Choosing a Category

How Do You Choose a Category?

When you are submitting your website to a directory, most directories will ask that you specify or suggest a category to which your site should be listed. How do you decide which category to submit your site to?

Get to Know Your Way Around the Directory

Before submitting your site, particularly to one of the better directories, it’s a good idea to learn your way around the directory. By doing this, you can learn a few things. First, you might be able to determine if this is a directory you want to be listed in. If it is, then you will be able to view other listed sites, which can tell you how long site descriptions generally are. Over and again, I have come across directories whose written guidelines allow for five hundred characters in a description, yet fewer than that are actually allowed, as editors tend to prefer that all of the descriptions in a category be roughly the same length. You may also determine whether the directory uses, or even allows the use of, full sentences and proper grammar.

Search for other sites whose topics are in the same genre as your own, and see where they are located. This won’t necessarily be the best location, but it is a probable indication of one category into which your site will probably be accepted. It is not at all unusual for a given site to be an appropriate placement in more than one category. Some directories permit placement in multiple categories, but most don’t, and many that do will charge a premium price for it. Check the submission guidelines to see what the specific guidelines are.

Browse the directory’s categories and subcategories to see if there are any other categories to which your site might be a good fit. In most cases, your site will be better off listed in a subcategory far down in the category tree, along with a few other sites whose content matches that of your own site, than to be listed higher in the category tree along with thirty other sites that bear little relation to your own site.

There are exceptions. If this is a directory that no one is likely to ever browse, and if your only interest is in getting PageRank from the referring category, then it might make sense to see if you can get your site listed in a higher category. In any well maintained directory, however, it is best to find the most appropriate category and submit your site there.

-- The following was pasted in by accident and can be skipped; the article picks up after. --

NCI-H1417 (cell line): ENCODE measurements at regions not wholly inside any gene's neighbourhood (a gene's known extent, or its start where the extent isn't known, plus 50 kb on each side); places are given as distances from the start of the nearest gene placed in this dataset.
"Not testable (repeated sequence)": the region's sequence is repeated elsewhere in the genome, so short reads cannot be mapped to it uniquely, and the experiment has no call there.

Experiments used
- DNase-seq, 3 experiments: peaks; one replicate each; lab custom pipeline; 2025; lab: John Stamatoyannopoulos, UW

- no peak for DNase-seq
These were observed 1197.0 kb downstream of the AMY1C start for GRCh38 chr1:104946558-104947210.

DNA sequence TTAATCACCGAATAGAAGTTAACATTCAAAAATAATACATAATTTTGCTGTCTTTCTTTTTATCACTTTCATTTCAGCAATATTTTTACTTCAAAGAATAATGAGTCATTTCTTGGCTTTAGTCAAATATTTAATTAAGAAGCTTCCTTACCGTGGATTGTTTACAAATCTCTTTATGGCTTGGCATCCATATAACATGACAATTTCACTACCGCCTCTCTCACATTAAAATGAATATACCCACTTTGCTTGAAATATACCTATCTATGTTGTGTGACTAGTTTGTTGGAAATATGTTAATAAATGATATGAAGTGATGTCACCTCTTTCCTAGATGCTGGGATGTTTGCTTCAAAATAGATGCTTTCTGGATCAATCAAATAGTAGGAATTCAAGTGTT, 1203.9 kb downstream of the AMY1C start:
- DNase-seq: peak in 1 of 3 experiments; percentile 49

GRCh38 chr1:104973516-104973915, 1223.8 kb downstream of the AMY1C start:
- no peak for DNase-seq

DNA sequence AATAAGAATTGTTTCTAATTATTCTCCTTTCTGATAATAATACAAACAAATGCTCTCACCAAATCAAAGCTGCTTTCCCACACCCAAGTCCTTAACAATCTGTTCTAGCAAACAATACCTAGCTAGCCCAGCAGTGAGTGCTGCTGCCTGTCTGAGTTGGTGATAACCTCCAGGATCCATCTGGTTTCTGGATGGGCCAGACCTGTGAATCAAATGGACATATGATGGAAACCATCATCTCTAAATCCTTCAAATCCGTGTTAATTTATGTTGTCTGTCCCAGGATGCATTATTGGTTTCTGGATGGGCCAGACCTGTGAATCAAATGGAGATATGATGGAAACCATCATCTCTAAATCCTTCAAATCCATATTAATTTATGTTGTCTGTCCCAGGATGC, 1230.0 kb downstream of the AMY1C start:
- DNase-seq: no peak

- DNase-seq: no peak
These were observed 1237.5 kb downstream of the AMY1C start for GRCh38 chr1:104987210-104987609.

Regional or Topical

If the directory has both topical and regional categories, you may have to determine which would be the best placement for your site. First, however, refer to the submission guidelines. Many directories that have both topical and regional trees will allow dual placement, once in an appropriate topical category, and again in a regional category. Some otherwise fee-based web directories allow free submissions to their regional categories.

Otherwise, if you are permitted only one category in the directory, then you will have to make a choice. Is your site regionally specific? If the chief topic of your site is local history, you might benefit more from a local regional category than in a topical history category. If the purpose of your site is to sell a product, are you trying to get people to come into your store or are you trying to sell your product online? If a large part of your business is walk-in traffic, then a regional category might the best selection, but if you are trying to develop an online shopping site, then you might want to go topical. If you decide to submit to a topical category, be sure to mention your location, if it has any pertinence to your business, within the description; and if you submit to a regional category, be sure to specify your product in the description. In this way, your site may be found through site searches even if potential customers don’t browse the category that it is eventually listed in.